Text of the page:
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Arkansas wineries raise a glass to the future

The University of Arkansas System Division of Agriculture research station in Clarksville has produced four hybrid cultivars of grapes that can withstand the region's weather conditions.
University of Arkansas System Division of Agriculture
The University of Arkansas System Division of Agriculture research station in Clarksville has produced four hybrid cultivars of grapes that can withstand the region's weather conditions.

On most weekend afternoons from Spring through early Fall, the back porch of Sassafras Springs Vineyardin Springdale is covered with people sipping wine in the lush green valley just east of Fayetteville. And this past Saturday the two-tier deck was full as an engagement party amassed in the white tent just down from the tasting room.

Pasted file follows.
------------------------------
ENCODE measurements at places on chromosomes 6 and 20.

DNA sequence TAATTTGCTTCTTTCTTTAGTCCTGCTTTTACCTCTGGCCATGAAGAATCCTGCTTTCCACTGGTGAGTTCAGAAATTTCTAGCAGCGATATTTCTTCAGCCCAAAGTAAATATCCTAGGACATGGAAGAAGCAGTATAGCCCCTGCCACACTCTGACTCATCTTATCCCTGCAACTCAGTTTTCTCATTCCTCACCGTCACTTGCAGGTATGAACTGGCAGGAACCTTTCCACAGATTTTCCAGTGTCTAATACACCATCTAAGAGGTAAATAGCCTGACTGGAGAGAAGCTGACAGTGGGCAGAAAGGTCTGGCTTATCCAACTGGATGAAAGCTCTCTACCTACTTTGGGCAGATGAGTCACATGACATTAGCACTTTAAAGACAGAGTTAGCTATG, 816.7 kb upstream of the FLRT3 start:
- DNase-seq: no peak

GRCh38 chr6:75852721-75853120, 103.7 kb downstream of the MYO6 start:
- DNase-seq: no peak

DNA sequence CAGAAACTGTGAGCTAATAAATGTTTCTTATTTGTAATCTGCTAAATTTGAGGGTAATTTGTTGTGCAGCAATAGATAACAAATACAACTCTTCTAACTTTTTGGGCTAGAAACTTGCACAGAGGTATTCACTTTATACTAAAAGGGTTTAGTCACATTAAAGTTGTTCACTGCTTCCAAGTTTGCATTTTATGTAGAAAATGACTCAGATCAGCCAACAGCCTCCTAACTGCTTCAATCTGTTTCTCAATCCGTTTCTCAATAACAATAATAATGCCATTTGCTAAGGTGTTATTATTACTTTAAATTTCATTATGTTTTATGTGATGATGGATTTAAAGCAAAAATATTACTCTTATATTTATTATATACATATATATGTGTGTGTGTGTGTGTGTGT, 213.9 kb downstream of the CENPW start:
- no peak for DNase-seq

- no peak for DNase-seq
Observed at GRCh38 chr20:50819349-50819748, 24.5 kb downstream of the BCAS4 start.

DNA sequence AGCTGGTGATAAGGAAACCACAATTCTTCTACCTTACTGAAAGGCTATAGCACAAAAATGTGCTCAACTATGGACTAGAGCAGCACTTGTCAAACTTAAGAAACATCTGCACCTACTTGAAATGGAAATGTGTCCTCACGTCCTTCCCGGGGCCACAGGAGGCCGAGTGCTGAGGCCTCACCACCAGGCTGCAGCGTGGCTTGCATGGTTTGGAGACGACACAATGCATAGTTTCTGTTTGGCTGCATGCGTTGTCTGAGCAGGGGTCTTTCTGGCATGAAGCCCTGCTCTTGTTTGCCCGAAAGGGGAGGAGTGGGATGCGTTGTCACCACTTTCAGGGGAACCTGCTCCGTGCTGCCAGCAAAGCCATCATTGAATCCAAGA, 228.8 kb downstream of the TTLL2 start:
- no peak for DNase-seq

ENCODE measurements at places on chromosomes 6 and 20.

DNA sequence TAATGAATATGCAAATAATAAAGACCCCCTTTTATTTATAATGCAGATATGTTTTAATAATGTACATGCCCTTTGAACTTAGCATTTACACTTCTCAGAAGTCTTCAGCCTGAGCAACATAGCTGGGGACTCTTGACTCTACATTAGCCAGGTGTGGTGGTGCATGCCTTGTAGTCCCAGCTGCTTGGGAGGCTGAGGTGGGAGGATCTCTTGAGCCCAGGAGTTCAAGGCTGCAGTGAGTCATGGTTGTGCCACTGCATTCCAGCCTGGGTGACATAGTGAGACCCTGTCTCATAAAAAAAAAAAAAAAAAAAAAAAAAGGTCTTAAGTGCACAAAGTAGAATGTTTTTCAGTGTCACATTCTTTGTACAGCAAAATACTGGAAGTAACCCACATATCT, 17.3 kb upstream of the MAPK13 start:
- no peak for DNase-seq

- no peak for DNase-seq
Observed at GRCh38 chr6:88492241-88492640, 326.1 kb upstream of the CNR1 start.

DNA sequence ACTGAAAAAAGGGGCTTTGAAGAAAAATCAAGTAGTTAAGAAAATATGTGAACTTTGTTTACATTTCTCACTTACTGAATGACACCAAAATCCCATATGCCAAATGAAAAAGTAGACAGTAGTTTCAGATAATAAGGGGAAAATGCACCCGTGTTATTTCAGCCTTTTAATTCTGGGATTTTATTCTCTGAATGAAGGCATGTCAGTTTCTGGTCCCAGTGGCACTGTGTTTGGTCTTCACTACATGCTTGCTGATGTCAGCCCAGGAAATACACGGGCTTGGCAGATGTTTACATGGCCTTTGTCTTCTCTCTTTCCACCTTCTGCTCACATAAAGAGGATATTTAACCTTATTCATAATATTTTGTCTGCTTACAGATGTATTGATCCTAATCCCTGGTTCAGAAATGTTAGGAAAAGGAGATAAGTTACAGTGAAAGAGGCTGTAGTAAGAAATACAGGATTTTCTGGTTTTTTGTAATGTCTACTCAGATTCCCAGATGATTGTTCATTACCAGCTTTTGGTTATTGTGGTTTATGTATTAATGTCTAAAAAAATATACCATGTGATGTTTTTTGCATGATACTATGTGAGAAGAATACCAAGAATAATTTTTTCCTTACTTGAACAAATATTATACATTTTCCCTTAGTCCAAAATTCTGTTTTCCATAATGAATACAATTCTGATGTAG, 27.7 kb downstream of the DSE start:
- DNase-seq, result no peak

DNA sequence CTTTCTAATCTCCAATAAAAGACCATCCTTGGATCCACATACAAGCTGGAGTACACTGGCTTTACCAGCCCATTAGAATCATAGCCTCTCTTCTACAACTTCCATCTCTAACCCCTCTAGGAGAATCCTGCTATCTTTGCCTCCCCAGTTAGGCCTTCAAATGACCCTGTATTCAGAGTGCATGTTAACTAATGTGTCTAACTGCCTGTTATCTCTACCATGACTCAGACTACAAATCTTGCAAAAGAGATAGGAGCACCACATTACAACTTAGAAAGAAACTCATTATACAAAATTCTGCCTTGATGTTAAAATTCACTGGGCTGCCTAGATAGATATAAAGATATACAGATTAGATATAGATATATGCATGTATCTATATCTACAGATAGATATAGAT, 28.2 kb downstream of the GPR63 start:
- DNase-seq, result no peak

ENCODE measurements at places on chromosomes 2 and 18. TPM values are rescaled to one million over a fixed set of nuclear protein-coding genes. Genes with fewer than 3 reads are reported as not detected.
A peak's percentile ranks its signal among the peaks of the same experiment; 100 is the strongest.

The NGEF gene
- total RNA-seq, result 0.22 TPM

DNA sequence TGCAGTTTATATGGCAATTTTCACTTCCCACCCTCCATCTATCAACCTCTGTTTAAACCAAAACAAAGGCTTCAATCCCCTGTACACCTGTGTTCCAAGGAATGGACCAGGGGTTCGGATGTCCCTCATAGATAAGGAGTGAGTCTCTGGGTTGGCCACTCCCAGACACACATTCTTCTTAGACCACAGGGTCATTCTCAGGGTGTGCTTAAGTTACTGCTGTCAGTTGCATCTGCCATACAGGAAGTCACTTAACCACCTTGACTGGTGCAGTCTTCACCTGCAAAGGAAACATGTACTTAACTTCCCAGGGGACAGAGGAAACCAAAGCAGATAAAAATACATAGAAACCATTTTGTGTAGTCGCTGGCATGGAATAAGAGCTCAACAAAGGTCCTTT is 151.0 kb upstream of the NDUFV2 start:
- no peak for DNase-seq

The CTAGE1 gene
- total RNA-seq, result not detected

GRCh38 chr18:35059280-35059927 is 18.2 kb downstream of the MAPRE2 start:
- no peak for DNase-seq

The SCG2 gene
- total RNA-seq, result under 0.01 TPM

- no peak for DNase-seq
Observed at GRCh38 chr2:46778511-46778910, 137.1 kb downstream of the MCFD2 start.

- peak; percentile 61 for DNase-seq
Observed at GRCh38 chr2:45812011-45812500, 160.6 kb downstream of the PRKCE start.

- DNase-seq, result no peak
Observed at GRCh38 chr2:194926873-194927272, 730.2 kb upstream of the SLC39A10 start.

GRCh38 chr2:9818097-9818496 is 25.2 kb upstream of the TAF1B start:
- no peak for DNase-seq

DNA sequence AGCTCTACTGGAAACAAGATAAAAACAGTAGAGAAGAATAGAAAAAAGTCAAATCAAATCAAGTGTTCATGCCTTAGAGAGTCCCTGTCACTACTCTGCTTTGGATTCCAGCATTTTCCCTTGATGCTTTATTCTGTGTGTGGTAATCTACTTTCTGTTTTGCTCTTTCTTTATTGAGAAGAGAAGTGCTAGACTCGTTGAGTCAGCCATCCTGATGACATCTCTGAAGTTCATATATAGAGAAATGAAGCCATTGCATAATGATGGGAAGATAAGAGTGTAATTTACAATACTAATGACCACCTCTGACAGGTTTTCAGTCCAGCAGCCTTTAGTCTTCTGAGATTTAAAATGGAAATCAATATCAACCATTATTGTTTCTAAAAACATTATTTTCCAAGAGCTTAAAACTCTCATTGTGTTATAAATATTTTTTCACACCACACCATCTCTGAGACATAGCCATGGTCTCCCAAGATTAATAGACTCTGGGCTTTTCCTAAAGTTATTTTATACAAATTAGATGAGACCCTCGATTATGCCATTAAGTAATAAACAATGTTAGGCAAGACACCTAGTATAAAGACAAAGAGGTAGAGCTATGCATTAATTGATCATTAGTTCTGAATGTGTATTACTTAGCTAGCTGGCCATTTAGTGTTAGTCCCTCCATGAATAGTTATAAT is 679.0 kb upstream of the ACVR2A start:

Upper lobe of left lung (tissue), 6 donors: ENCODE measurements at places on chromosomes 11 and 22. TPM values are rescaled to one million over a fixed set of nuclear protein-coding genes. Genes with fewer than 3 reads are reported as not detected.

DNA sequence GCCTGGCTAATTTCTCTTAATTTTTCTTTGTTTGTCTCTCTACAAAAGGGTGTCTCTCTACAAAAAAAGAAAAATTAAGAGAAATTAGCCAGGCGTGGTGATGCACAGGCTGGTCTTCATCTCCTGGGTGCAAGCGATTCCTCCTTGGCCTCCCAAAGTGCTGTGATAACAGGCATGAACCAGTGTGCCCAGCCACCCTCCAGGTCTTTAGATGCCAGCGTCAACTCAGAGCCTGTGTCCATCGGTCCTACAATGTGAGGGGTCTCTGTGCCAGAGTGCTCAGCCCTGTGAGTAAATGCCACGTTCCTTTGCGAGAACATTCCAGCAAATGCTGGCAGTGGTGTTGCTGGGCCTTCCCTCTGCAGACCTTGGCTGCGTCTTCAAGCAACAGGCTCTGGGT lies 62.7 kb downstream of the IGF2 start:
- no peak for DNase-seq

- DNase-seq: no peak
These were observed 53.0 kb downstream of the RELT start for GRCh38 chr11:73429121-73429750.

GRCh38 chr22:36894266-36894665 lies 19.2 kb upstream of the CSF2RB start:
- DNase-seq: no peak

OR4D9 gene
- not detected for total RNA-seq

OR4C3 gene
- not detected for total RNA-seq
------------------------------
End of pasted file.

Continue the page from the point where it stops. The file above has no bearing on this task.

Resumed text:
Sassafras opened in 2014 and has capitalized on the demand for event venues in the area.

Drew Gorton is the General Manager for Sassafras. He sits with his two brothers Denton and Derek Kilpatrick - who also work for Sassafras – at one of the rot iron tables on the winery’s newly renovated 350-person deck. While events have been their main focus since opening – the brothers are looking for other reasons to bring people to the vineyard.

“We did order an automated bottling line from Italy,” Denton Kilpatrick said. “And that should be here early next year and we hope to have a building under under construction for that to be housed in and give us additional rental spaces and and that way we can enhance our tasting experiences.”

But right now, the winery is just too small and the vineyard too young to produce enough grapes that will keep up with the demand for production.

Derek Kilpatrick, who manages the grounds of Sassafras said the winery brings in grapes mostly from Washington state to make their wines, for now at least.

The wine industry in Arkansas itself is relatively small, with just 21 wineries. By comparison, neighboring Missouri has around 130, Texas has close to 600 and California - the biggest in the U.S. - has around 42 hundred.